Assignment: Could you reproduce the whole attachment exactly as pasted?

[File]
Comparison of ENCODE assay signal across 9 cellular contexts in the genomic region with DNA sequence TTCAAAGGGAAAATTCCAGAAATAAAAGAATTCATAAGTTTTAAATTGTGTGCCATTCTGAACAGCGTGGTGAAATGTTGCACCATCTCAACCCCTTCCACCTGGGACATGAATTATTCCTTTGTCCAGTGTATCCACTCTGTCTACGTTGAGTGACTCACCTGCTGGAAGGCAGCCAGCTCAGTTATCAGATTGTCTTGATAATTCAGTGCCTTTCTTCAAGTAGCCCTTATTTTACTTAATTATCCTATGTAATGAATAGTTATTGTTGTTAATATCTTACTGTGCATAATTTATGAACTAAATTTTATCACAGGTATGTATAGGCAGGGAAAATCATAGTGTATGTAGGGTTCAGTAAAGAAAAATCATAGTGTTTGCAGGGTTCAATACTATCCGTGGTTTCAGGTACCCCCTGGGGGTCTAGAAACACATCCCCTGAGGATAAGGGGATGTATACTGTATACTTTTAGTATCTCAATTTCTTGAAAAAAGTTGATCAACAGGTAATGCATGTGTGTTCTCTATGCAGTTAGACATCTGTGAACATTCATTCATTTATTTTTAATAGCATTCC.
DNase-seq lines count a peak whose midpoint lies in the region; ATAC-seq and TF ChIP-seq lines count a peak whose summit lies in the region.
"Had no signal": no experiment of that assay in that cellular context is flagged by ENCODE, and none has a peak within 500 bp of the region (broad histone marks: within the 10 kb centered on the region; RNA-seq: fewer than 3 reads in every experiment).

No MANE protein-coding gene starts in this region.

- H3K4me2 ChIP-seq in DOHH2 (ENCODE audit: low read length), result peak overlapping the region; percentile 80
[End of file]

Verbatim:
Comparison of ENCODE assay signal across 9 cellular contexts in the genomic region with DNA sequence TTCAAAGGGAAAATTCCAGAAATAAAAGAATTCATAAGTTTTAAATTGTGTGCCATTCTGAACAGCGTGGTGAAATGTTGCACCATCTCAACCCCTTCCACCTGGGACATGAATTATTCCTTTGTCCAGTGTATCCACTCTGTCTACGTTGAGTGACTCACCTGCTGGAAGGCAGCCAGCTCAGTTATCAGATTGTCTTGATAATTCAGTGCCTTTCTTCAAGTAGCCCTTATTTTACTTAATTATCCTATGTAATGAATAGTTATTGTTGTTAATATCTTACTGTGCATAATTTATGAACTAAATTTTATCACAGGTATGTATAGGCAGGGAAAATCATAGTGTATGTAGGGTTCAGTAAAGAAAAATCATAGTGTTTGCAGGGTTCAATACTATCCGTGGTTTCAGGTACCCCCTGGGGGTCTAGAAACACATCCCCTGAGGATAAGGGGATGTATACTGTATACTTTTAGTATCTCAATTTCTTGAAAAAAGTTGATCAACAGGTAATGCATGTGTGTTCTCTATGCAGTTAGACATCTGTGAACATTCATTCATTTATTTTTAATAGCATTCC.
DNase-seq lines count a peak whose midpoint lies in the region; ATAC-seq and TF ChIP-seq lines count a peak whose summit lies in the region.
"Had no signal": no experiment of that assay in that cellular context is flagged by ENCODE, and none has a peak within 500 bp of the region (broad histone marks: within the 10 kb centered on the region; RNA-seq: fewer than 3 reads in every experiment).

No MANE protein-coding gene starts in this region.

- H3K4me2 ChIP-seq in DOHH2 (ENCODE audit: low read length), result peak overlapping the region; percentile 80